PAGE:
Lufthansa issued its own statement clarifying that Apple's devices are allowed on flights. Both the airline and German regulators have determined that item trackers with small batteries and low power "do not pose a safety risk." The company added that it sought exemptions for AirTags and similar tags for checked luggage restrictions.

The FAA and Lufthansa statements theoretically settle the matter. While we wouldn't completely rule out governments or airlines altering their stance, there haven't been any reports of fires or other incidents that would prompt a change of heart. You can safely use AirTags, Tile trackers and similar find-my-stuff products to provide some reassurance during your next vacation.

Delta invests in air taxi startup Joby to enable home-to-airport flights

Flying taxi startup Joby Aviation just landed a deal that could make your ride to the airport much more enjoyable. Delta is investing a total of up to $200 million in Joby in exchange for a home-to-airport flight service. Instead of hailing a car or paying for parking, you can have an eVTOL (electric vertical takeoff and landing) aircraft take you to the terminal without the usual traffic hassles.

The service will initially be available to Delta passengers travelling through New York City and Los Angeles, and will operate for at least five years after launch. It will exist alongside Joby's regular airport service in "priority" areas.

This represents a significant boost for Joby. It was the first eVTOL company to get key FAA certifications for airworthiness and carrier service, and now it's signing a "first-of-its-kind" (according to the companies) agreement with a US airline. The move could give Joby an edge over rivals like Archer and Wisk Aero that are waiting for FAA certifications or major commercial partnerships.

Joby has also been growing quickly compared to many competitors. It received $394 million from Toyota in early 2020, and bought Uber's air taxi business late that same year. NASA began flight testing the firm's eVTOLs in summer 2021. Simply put, it's in a good position to make flying taxis a practical reality.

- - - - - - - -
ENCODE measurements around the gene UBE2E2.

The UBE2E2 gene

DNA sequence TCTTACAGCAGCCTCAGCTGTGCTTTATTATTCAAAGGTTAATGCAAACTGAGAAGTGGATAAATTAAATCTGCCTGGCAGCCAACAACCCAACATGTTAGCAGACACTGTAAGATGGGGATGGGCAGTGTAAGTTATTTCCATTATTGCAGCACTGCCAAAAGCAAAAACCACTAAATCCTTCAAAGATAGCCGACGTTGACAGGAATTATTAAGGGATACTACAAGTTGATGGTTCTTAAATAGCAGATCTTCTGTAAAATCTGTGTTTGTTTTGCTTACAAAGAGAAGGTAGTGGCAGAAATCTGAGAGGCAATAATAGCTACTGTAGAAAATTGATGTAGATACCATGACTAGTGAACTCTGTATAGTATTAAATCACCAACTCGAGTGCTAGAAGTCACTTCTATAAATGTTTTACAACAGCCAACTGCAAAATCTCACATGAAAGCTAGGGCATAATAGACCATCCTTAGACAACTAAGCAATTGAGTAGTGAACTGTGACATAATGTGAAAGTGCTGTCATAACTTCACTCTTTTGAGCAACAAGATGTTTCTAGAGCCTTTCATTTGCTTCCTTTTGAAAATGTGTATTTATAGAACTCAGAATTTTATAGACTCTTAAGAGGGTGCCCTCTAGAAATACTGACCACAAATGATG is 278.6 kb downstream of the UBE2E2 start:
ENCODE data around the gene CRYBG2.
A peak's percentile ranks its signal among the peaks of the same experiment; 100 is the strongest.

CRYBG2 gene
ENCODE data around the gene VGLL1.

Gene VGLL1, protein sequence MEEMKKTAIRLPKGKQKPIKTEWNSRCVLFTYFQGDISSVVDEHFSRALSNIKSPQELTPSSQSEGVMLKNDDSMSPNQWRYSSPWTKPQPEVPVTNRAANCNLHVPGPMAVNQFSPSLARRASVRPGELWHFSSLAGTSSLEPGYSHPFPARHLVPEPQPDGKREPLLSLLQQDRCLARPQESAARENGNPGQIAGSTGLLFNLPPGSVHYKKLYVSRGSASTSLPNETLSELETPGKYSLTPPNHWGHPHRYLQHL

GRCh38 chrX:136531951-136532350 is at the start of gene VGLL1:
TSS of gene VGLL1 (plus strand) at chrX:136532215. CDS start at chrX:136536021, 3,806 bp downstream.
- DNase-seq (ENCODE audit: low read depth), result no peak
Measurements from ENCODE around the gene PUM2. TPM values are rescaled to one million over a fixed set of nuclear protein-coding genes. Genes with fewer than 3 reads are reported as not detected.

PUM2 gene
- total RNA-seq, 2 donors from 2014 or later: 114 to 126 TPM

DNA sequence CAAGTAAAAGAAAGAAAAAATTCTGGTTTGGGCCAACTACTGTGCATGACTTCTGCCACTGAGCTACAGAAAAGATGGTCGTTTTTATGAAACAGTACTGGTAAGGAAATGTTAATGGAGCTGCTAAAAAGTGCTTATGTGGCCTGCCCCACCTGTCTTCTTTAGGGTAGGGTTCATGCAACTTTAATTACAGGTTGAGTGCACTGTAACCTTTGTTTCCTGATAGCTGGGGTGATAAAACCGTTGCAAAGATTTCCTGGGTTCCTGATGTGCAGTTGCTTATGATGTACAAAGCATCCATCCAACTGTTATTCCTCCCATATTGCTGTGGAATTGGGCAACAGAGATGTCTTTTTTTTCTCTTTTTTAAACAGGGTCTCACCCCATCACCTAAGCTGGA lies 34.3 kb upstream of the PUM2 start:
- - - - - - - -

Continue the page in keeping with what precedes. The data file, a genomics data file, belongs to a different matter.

Wisk Aero's latest flying taxi has four seats and can fly itself

Wisk Aero has unveiled its 6th-generation semi-autonomous air taxi, calling it the "first-ever candidate for type certification by the FAA of an autonomous eVTOL." The design looks like a substantially updated version of the "Cora" air taxi we first saw fly and hover in New Zealand back in 2018. However, the company didn't show any flight or detail the certification progress.

According to Wisk, the four-seat aircraft can cruise between 110 and 120 knots (138 MPH) at a height of 2,500 to 4,000 feet above ground level. It's a VTOL (vertical takeoff and landing) aircraft with a 12-propeller design, featuring tilting propulsion units in front and fixed units aft for lift. It offers up to 90 miles of range and has improved control and efficient energy management over previous versions, according to the press release. 

The promotional video (above) shows passengers buckling in with shoulder harness-style seatbelts and going through a safety procedure demonstration using touchscreens. Wisk says there are "fewer moving parts, no hydraulics, no oil and no fuel," promising a safer flying experience. It also notes that it's "designed to exceed today’s rigorous aviation safety standards of a one-in-a-billion chance of an accident."

The company emphasized the autonomous technology, saying they believe that it's the "key" to air mobility. To that end, they aim to have improved sensors to detect and avoid obstacles, along with "multi-vehicle supervisors that provide human oversight of every flight," and can take control if needed. 

Wick said the new vehicle is a candidate for FAA certification that would allow it to fly passengers in the US. However, getting that coveted piece of paper is an arduous chore even for established airplane manufactures like Boeing using standard aircraft designs — let alone a new company with a brand new type of aircraft that's never flown passengers before. 

Aviation company Kittyhawk founded by Google co-founder Larry Page recently announced that it was shutting down, a strong indication of the challenges in this sector. Wick essentially sprang from that company, after Kittyhawk partnered with Boeing on the 5th-generation Cora aircraft.

Wick isn't the only company determined to see this air taxi thing through. Joby received FAA authorization for its air taxi services earlier this year, allowing it to operate commercially. However, that only allows it start testing its services — it still needs FAA certification for its prototype aircraft before it can actually transport people.